Mrs. Henderson PresentsAcademy Award winner Judi Dench (Shakespeare in Love) received her fifth Oscar nomination for her saucy, hilarious performance in Mrs. Henderson Presents. Laura Henderson (Dench) may be a widow in London but she is certainly not going to spend the rest of her days playing bridge. In a time when England is brought to its knees by war, she brings a nation to its feet in applause -- with a live show featuring nude girls! Dench and Academy Award nominee Bob Hoskins have won critics' hearts in this stylish gem that Joe Morgenstern from The Wall Street Journal calls "one of the wittiest comedies to come our way in a very long time!"

Laura Henderson (Judi Dench) was a member of England's upper-most socio-economic faction. She and her husband traveled in the most elite circles. They had business throughout the English Empire and were privileged in all corners. Unfortunately, when her husband dies, Laura is left without not just the love of her life, but also the man who kept her schedule. She is forced to occupy her time some other way. She is schooled in the art of widowhood by a friend (who was played very well by Thelma Barlow). Mrs. Henderson is instructed that being a widow is not that bad, for example she has no one around to stop her from buying things. The advice, though in reference to jewelry, was applied when Mrs. Henderson bought the Windmill Theatre.

She knows nothing of running a theatre and even less about producing a review. To help her with her project, Mrs. Henderson hired Vivian Van Damm (Bob Hoskins). Together they revolutionize the theatre experience in England, offering things that have never been available before, up to and including nude girls.

The story is based on actual events. It was certainly an interesting piece of history to recount, and it was done well. I may have been a little too young to fully appreciate the humor and the charm, but I still liked the movie a good deal.

Judi Dench's body of work will be celebrated well into the future. Her career is an impressive one, and really speaks for itself. Her role as Laura Henderson is another notch in her belt of which she should be extremely proud. If my saying so is not enough, it did earn her an Academy Award nomination.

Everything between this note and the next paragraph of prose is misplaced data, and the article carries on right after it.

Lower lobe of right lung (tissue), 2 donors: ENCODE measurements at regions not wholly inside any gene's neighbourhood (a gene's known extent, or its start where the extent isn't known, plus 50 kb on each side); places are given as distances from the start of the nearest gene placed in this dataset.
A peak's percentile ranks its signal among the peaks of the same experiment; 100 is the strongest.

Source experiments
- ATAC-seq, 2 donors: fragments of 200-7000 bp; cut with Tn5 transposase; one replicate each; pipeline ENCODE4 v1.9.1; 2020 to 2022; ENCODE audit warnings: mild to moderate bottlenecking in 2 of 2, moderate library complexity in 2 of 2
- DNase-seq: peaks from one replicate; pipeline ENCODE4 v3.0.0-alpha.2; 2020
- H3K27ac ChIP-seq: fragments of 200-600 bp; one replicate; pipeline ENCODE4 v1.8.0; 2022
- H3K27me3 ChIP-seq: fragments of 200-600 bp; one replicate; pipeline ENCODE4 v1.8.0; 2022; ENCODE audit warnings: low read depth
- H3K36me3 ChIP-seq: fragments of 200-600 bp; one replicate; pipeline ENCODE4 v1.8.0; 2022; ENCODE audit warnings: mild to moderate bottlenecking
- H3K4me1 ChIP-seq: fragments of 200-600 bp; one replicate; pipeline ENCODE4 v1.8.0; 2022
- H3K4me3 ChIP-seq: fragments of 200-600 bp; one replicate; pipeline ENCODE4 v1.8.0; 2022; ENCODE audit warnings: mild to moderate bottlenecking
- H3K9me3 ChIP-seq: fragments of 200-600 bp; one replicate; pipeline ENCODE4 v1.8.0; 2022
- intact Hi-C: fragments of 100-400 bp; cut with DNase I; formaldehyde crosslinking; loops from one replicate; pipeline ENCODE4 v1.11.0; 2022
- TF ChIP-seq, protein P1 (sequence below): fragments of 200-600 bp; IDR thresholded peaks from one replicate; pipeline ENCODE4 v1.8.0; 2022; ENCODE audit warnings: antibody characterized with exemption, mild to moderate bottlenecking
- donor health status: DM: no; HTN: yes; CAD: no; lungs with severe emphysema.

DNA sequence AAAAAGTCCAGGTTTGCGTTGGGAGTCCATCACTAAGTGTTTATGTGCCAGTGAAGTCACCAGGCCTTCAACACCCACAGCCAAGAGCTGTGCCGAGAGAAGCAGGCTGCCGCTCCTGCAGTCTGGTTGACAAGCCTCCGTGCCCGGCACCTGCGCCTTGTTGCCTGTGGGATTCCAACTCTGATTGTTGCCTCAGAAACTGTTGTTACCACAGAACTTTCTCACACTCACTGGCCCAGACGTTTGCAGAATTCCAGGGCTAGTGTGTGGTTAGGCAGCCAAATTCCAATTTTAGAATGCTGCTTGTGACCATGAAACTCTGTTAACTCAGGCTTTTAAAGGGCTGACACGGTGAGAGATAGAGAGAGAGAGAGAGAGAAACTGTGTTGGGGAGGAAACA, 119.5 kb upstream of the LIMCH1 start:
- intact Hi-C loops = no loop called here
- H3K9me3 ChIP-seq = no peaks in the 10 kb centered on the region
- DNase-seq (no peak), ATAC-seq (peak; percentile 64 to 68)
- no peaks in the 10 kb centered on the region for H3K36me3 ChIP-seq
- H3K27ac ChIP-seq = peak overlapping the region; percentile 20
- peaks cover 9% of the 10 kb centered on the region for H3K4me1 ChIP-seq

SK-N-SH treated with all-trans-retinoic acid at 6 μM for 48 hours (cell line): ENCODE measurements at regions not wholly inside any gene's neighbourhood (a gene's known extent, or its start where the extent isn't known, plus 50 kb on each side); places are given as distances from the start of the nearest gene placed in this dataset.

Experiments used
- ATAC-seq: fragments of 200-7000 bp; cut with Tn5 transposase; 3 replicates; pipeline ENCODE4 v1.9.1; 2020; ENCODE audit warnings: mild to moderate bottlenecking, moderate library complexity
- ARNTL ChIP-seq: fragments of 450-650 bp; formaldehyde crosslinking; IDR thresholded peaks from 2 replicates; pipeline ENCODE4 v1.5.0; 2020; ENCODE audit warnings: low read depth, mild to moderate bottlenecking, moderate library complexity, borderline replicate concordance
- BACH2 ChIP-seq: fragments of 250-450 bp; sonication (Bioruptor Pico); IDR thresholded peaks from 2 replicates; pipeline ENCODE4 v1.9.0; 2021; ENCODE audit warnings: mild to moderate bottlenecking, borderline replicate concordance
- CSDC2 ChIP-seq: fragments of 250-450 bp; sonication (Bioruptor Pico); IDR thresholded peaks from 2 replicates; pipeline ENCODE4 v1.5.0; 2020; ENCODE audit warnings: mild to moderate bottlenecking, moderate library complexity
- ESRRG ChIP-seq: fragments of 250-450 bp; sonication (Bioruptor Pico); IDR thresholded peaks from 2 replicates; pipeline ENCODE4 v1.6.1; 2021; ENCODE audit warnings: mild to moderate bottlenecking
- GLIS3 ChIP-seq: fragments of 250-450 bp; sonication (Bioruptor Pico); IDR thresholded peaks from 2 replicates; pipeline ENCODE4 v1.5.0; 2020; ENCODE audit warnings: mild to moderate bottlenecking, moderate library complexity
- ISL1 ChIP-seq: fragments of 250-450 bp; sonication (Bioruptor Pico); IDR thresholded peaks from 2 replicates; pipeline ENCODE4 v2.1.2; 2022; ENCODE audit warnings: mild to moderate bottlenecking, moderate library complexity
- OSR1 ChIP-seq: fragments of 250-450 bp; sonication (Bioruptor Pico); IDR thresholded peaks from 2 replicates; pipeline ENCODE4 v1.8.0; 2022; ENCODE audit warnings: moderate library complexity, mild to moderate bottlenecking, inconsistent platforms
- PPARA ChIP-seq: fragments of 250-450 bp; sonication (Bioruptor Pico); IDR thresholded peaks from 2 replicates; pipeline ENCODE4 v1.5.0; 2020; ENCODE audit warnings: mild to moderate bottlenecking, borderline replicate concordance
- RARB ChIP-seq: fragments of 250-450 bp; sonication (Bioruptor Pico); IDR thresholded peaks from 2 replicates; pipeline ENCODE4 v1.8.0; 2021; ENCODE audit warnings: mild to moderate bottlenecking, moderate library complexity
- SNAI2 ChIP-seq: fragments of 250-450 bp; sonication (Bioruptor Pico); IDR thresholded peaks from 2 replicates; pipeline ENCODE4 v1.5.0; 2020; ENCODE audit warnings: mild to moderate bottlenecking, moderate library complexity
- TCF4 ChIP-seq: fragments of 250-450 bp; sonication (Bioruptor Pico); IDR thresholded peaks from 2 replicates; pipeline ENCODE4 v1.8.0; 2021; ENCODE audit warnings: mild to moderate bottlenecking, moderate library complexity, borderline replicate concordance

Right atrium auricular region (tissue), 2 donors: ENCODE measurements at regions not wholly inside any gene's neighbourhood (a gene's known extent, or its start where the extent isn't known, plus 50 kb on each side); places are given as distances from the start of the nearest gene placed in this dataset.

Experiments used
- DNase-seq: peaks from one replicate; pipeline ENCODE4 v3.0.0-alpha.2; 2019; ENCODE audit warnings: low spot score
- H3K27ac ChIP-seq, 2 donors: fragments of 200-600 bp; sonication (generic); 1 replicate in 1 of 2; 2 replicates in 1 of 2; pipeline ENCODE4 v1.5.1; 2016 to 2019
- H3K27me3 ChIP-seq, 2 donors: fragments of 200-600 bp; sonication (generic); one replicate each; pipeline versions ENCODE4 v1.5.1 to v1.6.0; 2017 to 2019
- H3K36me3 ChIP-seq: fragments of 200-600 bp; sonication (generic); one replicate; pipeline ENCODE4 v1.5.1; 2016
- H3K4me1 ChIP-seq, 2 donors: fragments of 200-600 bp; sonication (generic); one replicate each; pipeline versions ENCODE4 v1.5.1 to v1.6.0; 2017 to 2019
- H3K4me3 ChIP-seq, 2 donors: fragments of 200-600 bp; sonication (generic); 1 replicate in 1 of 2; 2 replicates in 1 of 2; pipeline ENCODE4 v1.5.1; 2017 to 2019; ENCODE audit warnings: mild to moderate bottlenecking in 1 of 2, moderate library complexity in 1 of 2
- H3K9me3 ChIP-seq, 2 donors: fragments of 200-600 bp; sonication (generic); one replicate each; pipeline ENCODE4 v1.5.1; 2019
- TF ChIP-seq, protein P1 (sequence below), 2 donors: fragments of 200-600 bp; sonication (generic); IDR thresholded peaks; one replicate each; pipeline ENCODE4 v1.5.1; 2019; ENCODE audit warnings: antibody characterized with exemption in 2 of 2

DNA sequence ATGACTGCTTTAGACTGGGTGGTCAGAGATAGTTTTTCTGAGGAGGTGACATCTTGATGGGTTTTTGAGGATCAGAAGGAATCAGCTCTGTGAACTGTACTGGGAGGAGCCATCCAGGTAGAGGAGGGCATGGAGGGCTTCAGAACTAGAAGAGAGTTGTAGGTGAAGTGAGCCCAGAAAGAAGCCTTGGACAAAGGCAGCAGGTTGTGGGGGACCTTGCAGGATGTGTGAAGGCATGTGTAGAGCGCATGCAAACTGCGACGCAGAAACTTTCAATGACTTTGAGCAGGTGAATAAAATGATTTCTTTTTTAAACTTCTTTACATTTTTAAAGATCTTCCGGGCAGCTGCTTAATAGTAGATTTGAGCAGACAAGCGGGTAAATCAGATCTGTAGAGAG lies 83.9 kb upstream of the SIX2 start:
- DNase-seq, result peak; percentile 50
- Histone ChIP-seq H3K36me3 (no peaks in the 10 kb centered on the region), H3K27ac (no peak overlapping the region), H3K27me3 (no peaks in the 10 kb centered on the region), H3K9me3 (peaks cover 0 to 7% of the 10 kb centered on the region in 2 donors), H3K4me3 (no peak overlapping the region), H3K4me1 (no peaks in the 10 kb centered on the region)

It is hard to overshadow a Judi Dench performance, but apparently if anyone is capable it is Bob Hoskins. I may be so bold as to actually think he did a better job than she. He has been nominated for many awards (link), but I have seen very few of those pictures. I figured he would always be Eddie Valiant to me, the character he played in Who Framed Roger Rabbit?

The movie is not well suited for a younger audience as there is nudity, though it is tastefully done. But I guess that is just a word we just to justify seeing naked people. The writing was funny and the songs were very good. I will warn you, some are not so easy to get out of your head.

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Thank You For Smoking

April 21st, 2006


Nick Naylor (Aaron Eckhart) is the Vice President of an organization created by the cigarette conglomerate, a position that carries with it responsibility of being the chief spokesperson for Big Tobacco. He does not have the advanced degrees that other successful businessmen have, but he has a self-proclaimed bachelor's in "kicking ass and taking names." Nick is a talker and he is very good at what he does. And he must juggle his job (spinning on behalf of cigarette companies) and being a positive role model for his son.

As if a man in such a position is not accustomed to conflict, he encounters further trouble from an outspoken Senator (William H. Macy) and a feisty newspaper reporter (Katie Holmes).